We know that regular exercise can go a long way toward keeping your cardiovascular system healthy. But diet plays another key role in heart health. The American Heart Association reminds us to eat a diet appropriately balanced between fiber-rich fruits and vegetables, whole grains, and healthy proteins and fats provided by foods such as nuts, seeds, fish, and poultry. But some foods offer even more protective heart health benefits.
The following foods are recommended by the American Heart Association, for specific reasons:
Beets. Beets contain nitrates, which dilate blood vessels. A 2013 study showed that drinking a cup of beet juice daily significantly lowered blood pressure in patients with hypertension.
Broccoli and Brussels sprouts. Cruciferous vegetables provide flavonoids and carotenoids which help to ward off the development of diseases like heart disease and cancer. Their fiber also helps to lower cholesterol levels.
Garbanzo beans. Beans are a great source of both fiber and plant-based protein, both of which help to lower cholesterol levels and stabilize blood sugar.
Tofu. Tofu is rich in plant-based protein and isoflavones, both of which can improve cholesterol levels and protect against heart disease.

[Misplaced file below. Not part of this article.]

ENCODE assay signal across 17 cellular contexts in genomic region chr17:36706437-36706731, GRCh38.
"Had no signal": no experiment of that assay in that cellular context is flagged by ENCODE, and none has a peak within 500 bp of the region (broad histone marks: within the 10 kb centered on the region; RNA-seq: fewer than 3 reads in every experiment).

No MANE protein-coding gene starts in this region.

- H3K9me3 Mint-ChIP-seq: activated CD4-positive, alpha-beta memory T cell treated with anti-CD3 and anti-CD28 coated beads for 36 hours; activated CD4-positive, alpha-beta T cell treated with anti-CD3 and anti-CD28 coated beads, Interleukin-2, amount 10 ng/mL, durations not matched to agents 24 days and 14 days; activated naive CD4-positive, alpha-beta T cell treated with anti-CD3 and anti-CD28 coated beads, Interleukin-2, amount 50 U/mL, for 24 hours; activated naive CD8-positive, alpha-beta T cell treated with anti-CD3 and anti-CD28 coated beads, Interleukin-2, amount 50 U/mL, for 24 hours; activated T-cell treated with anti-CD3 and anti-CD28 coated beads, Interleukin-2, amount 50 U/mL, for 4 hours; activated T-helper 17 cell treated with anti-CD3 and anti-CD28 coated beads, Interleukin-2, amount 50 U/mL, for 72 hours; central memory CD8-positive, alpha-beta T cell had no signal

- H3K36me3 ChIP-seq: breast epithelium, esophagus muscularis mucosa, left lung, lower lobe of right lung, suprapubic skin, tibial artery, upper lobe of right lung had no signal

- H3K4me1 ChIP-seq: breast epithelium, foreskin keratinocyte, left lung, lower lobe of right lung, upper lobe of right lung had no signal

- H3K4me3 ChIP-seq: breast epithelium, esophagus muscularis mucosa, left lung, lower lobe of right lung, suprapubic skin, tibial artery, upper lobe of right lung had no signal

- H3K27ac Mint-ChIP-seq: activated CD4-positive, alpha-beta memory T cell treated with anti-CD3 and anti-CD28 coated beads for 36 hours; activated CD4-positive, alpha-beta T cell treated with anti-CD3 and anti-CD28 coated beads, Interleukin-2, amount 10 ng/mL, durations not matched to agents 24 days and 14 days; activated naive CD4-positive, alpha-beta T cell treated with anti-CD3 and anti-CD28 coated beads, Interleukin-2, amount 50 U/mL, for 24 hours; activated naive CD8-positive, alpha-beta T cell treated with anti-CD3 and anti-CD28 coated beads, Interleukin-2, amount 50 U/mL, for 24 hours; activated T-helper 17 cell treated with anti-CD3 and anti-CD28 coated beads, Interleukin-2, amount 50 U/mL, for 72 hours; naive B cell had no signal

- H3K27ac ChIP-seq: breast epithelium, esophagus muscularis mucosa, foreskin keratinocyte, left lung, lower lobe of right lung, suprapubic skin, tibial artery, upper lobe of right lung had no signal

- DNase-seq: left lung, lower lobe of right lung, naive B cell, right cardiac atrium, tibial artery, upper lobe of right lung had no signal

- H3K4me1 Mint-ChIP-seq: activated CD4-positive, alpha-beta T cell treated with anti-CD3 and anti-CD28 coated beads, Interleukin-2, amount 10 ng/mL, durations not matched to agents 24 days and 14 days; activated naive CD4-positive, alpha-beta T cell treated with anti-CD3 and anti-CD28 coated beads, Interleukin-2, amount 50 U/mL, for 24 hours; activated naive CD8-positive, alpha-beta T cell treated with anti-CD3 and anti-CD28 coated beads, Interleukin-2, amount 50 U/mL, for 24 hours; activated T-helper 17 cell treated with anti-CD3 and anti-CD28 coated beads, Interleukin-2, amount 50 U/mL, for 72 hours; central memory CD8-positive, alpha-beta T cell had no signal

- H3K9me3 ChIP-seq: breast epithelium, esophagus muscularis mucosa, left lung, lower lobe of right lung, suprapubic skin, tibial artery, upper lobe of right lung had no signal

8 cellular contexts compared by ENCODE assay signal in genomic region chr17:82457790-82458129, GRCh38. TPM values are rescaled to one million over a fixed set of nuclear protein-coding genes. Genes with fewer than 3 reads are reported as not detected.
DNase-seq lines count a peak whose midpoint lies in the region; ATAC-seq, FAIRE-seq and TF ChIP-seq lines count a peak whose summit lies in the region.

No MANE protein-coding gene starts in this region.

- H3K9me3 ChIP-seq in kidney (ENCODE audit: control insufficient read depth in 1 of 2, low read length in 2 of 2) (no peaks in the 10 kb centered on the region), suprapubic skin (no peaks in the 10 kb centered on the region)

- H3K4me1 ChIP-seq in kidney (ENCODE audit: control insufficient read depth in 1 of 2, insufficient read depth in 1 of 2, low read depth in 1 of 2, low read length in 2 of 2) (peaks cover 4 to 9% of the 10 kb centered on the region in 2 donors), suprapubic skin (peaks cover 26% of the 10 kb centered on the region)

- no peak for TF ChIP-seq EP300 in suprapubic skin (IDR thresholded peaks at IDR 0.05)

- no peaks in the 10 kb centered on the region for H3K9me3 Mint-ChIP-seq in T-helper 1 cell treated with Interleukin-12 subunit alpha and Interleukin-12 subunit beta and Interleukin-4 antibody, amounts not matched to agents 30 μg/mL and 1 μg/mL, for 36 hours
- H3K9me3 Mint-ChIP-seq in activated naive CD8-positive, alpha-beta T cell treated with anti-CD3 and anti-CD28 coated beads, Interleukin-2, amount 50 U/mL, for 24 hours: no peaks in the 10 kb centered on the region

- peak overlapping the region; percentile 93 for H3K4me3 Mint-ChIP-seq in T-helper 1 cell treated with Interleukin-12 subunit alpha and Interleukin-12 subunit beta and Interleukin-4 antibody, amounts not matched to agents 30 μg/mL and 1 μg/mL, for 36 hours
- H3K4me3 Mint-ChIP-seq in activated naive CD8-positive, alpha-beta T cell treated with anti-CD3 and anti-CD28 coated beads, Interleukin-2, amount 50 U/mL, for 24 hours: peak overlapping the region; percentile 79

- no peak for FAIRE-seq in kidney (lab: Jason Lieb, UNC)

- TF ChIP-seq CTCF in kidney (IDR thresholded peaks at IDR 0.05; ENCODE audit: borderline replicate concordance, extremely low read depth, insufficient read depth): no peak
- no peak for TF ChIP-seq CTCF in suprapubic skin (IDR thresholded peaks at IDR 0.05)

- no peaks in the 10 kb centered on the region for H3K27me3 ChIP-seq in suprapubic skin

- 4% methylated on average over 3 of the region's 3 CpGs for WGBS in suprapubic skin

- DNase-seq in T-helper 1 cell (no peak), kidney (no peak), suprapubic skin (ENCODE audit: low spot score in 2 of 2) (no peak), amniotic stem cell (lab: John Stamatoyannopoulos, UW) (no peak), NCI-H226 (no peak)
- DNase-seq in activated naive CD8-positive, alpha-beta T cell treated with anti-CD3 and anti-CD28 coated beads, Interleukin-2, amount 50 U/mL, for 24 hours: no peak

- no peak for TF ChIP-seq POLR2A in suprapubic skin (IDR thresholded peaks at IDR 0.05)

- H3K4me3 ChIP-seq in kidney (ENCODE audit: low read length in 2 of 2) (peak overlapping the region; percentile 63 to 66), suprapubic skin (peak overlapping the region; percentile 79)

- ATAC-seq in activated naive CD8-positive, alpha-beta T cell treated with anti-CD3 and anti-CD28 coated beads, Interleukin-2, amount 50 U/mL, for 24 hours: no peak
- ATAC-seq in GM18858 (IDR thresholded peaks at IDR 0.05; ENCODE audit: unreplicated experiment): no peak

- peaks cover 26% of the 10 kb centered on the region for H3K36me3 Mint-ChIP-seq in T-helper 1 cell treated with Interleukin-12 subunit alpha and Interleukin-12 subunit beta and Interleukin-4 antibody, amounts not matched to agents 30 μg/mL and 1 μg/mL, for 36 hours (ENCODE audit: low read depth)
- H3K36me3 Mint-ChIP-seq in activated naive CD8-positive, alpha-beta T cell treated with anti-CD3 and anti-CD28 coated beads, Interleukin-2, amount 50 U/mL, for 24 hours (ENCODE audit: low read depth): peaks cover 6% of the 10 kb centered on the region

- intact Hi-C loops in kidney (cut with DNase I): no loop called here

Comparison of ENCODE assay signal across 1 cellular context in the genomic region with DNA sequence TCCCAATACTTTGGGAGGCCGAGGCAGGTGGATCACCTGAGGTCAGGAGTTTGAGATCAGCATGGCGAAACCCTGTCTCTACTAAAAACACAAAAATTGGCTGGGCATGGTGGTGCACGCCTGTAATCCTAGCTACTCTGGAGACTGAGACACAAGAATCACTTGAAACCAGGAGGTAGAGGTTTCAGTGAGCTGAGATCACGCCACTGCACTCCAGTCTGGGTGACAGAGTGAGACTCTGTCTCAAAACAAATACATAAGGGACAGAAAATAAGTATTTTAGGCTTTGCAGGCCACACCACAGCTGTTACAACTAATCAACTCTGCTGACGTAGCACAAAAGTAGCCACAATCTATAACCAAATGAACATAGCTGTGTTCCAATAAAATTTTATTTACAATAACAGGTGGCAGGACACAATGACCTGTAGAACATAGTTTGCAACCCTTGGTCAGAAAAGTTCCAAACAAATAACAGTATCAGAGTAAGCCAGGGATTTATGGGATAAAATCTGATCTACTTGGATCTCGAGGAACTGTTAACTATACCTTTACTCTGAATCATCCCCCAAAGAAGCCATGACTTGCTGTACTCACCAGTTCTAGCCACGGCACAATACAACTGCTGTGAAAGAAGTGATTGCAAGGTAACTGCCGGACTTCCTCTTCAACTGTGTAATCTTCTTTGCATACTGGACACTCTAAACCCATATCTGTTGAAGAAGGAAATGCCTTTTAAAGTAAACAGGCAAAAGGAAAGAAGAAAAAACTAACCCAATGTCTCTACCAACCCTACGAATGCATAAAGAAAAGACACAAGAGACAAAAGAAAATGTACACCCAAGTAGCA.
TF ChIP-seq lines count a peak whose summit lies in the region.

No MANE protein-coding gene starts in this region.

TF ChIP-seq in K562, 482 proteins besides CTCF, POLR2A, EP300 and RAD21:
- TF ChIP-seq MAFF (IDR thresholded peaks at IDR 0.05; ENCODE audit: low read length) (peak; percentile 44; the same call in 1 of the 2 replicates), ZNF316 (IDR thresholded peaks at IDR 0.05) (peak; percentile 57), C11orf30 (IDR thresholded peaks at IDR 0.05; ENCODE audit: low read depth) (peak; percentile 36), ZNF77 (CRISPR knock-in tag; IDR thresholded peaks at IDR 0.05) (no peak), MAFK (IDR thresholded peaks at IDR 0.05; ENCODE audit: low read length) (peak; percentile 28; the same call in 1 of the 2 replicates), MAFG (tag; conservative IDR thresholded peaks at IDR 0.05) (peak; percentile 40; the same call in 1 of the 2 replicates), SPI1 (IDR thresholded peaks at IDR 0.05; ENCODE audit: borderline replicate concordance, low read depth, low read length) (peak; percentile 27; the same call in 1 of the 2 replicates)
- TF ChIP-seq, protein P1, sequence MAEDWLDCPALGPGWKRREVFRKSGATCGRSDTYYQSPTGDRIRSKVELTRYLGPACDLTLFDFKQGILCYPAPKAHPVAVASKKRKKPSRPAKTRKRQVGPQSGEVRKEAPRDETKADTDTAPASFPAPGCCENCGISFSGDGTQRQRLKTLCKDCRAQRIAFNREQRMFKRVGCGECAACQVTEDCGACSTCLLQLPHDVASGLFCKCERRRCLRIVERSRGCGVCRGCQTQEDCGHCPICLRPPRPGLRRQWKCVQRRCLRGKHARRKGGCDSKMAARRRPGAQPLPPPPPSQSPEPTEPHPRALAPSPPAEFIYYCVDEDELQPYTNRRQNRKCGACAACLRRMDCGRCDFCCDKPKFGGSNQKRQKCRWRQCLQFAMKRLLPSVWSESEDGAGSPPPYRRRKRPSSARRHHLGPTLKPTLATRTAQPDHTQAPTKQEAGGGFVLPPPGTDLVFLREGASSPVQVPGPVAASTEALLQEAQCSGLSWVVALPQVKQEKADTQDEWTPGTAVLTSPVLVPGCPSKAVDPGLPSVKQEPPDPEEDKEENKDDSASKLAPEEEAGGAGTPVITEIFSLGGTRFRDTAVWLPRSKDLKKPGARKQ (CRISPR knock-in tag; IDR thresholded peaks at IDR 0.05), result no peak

Oatmeal. Oatmeal is rich in soluble fiber, helping you to maintain lower cholesterol levels. Check nutrition labels to be sure “whole grains” is the first ingredient and avoid too much added sugar.
Olives and olive oil. Olives and olive oil can help to protect against heart disease, diabetes, and strokes. Some research has demonstrated that olive oil might even help to repair damaged arterial linings.
Walnuts and pumpkin seeds. Nuts and seeds provide heart-healthy omega-3 fatty acids and are also rich in fiber and magnesium.
Fish. Certain types of fish are high in omega-3 fatty acids, which are known for the heart protective benefits as well as reducing inflammation. Salmon, mackerel, lake trout, herring, sardines, and albacore tuna are all good sources of this nutrient.
Blueberries. All berries are high in Vitamin C, soluble fiber, and polyphenols (antioxidants that absorb free radicals). If you don’t like blueberries, try blackberries, strawberries, raspberries, red grapes, or other varieties.
Chili peppers. The capsaicin in chili peppers provides spicy heat, but also anti-inflammatory, antioxidant effects. Capsaicin can also help to regulate blood glucose levels.
Of course, dietary changes should be made under the guidance of your physician, who understands your particular needs best. Talk to your doctor about how diet can impact your risk of heart disease, and they will help you put together an eating program to maintain your health.